Cabbies Seek Payday in Face of App-Based Rides


     MILWAUKEE (CN) – Having failed to land an injunction, Milwaukee cabbies now want reimbursement of the $24.3 million they claim that a new law has cost them.
     Joe Sanfelippo Cabs is the lead plaintiff in the action originally filed this past August, challenging changes Milwaukee made to its public passenger vehicle rules.
     Though the cabbies had initially sought to have the city stop giving app-based companies like Uber and Lyft preferential treatment, they abandoned that claim in an amended complaint filed Thursday after U.S. District Judge Lynn Adelman denied them a temporary injunction.
     The dispute stems from a 2011 challenge by different cabbies to a cap on the number with a taxi permits in the city since 1992.
     When a judge agreed that the 354-permit cap could not stand, Milwaukee cut off an appeal by passing an ordinance that allowed 100 more taxi permits to be issued by Nov. 1, 2014.
     With the recent market entry of app-based ridesharing services, the city again changed its ordinances to allow the issuance of unlimited taxi permits.
     Joe Sanfelippo and the other traditional cabbies say the new rule devalued the permits they had obtained in the days of the cap to sell on the secondary market.
     The plaintiffs allegedly purchased 162 permits, paying as much as $142,857.14 each, for a total value of $24.3 million, according to the amended complaint.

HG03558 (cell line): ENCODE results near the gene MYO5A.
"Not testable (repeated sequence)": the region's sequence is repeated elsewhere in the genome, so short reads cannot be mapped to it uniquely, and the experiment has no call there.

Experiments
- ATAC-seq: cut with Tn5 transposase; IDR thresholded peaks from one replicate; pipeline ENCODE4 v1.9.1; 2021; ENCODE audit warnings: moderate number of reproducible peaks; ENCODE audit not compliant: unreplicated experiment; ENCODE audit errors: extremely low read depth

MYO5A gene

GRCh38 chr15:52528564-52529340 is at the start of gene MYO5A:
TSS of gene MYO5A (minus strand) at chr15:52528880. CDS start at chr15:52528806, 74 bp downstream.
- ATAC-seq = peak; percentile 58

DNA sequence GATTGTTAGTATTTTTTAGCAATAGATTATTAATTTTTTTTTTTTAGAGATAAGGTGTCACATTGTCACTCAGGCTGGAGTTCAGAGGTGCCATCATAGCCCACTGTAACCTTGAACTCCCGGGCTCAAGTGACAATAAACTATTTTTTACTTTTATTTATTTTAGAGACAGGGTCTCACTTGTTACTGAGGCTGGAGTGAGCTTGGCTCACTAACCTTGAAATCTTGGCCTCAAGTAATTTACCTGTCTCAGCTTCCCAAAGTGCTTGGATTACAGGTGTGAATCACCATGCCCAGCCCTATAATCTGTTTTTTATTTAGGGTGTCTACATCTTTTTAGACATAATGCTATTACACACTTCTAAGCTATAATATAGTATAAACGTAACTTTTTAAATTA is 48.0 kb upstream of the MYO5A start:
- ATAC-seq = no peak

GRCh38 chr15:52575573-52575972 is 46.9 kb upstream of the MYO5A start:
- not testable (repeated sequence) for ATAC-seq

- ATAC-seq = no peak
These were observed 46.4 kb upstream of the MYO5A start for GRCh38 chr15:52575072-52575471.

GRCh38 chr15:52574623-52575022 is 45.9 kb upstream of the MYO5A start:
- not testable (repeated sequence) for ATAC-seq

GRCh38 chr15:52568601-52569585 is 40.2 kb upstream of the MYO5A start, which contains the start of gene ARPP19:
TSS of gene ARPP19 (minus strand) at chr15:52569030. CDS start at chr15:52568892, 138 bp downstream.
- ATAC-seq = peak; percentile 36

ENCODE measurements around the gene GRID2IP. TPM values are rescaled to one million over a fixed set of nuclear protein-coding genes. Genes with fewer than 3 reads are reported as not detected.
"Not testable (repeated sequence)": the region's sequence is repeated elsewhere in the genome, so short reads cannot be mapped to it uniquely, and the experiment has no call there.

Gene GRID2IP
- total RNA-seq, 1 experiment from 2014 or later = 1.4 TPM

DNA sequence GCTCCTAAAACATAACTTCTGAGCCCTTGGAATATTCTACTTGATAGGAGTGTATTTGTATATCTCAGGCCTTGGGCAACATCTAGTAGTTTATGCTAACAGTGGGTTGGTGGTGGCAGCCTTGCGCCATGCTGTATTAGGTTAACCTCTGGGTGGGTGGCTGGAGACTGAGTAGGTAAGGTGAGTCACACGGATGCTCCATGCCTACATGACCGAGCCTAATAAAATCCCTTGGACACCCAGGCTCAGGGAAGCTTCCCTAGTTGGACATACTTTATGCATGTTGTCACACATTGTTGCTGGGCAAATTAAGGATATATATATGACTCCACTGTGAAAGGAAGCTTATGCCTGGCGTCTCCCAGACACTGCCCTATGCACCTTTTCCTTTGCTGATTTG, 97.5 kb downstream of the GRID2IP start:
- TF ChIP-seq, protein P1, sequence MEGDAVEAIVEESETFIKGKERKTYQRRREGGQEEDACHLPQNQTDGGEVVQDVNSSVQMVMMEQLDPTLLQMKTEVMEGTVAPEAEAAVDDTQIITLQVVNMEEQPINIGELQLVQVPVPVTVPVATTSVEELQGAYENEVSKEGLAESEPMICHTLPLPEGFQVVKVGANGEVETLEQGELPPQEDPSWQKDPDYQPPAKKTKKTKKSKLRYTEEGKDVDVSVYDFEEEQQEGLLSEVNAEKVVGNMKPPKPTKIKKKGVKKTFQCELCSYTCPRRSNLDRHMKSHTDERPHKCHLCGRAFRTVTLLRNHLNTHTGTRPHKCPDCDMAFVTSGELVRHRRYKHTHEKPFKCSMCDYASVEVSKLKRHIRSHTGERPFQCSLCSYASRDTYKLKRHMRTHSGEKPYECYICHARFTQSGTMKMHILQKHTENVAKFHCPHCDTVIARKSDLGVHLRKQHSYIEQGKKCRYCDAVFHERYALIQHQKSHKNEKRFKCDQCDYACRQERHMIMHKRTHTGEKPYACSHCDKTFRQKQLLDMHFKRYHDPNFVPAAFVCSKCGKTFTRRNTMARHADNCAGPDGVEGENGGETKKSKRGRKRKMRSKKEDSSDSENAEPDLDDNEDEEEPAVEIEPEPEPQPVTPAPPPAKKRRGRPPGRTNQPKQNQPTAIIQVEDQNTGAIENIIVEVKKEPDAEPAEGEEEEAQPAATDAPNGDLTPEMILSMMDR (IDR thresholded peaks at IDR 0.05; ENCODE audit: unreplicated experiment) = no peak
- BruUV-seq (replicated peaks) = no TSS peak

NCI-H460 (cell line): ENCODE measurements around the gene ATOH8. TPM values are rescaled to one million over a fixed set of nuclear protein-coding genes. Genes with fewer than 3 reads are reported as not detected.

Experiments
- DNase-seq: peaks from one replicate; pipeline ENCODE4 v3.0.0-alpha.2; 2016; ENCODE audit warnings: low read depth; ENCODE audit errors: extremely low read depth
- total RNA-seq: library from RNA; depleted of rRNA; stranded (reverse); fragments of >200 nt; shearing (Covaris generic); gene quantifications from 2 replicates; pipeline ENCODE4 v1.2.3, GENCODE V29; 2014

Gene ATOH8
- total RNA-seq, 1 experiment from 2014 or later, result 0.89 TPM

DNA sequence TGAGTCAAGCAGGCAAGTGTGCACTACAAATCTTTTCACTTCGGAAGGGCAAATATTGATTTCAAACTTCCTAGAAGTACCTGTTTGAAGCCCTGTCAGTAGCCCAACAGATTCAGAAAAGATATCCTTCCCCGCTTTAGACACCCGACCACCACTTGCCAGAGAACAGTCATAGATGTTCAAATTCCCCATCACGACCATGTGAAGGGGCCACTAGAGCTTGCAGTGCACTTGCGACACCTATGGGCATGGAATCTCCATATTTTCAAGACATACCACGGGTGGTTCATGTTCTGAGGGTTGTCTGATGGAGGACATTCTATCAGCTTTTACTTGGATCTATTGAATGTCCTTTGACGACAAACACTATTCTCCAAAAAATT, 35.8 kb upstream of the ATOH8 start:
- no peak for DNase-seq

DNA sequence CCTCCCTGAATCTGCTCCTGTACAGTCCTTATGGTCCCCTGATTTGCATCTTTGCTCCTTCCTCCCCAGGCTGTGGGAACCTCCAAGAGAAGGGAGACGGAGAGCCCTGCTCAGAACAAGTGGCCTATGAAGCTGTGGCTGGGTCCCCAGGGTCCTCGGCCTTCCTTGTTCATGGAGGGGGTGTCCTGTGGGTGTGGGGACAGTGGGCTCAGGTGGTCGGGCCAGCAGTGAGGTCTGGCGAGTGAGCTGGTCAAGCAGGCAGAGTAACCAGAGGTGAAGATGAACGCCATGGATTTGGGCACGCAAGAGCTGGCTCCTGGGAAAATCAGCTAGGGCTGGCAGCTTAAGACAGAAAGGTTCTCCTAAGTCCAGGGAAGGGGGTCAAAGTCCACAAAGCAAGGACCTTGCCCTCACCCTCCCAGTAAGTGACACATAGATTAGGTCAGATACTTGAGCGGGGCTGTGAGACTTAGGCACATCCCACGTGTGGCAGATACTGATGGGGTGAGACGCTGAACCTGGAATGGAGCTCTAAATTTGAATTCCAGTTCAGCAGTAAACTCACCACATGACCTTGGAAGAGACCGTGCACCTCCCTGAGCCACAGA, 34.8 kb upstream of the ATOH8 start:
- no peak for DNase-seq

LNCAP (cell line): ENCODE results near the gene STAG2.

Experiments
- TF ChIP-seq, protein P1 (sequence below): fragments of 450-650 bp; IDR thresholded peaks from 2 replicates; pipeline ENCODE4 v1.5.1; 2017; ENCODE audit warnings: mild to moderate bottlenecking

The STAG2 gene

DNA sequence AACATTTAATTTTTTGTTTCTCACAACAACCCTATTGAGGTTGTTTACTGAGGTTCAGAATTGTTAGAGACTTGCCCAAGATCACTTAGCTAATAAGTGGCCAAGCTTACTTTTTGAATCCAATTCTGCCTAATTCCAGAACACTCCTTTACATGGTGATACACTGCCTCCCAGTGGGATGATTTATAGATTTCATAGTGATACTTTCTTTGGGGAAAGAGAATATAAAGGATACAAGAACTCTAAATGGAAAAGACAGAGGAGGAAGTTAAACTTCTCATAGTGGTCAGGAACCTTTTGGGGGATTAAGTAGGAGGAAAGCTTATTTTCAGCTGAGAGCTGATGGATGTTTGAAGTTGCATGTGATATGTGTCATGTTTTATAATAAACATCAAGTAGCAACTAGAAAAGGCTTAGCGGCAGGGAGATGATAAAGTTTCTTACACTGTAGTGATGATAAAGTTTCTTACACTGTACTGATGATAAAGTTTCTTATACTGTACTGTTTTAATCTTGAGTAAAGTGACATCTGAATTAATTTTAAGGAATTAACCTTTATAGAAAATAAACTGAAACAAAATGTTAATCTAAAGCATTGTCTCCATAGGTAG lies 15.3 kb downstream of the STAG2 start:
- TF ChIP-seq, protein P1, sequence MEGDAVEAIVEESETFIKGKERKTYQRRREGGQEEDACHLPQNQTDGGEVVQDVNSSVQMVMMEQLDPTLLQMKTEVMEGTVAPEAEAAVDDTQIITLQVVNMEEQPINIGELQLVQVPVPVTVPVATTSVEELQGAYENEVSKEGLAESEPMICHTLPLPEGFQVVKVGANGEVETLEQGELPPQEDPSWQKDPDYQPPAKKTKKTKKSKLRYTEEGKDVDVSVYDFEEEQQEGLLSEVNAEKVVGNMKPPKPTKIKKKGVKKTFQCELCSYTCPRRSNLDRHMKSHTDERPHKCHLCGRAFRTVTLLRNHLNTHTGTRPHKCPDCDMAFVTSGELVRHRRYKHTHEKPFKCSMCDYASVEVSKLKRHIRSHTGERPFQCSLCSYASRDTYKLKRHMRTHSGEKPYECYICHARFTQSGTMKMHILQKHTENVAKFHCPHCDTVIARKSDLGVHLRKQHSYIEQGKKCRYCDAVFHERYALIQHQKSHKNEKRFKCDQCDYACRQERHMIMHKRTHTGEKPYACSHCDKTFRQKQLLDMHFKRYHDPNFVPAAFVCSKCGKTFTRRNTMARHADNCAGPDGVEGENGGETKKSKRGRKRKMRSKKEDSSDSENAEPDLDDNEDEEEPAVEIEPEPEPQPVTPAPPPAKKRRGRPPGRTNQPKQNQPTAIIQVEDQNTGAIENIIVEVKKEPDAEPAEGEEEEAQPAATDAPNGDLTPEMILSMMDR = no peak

“Elimination of the taxicab permit cap has completely destroyed any and all economic value in taxicab permits, causing their value to plummet from approximately $150,000 to zero,” the amended complaint states.
     The cabbies call Milwaukee’s removal of the cap a violation of the Fifth Amendment.
     “The city’s actions amending its ordinance in 2014 constitute a taking plaintiff’s property rights in the value of their taxicab permits without just compensation,” the amended complaint states.
     Milwaukee also breached its contract with taxi permit holders by reneging on the promise made in the 1992 ordinance not to issue any more permits, according to the amended complaint.
     Plaintiffs seek damages in the amount of the difference between the value of their taxi permits before Sept. 1 and after.
     Dean Laing, an attorney for the plaintiffs with O’Neil, Cannon, Hollman, DeJong & Laing, did not return a request for comment.

%d bloggers like this: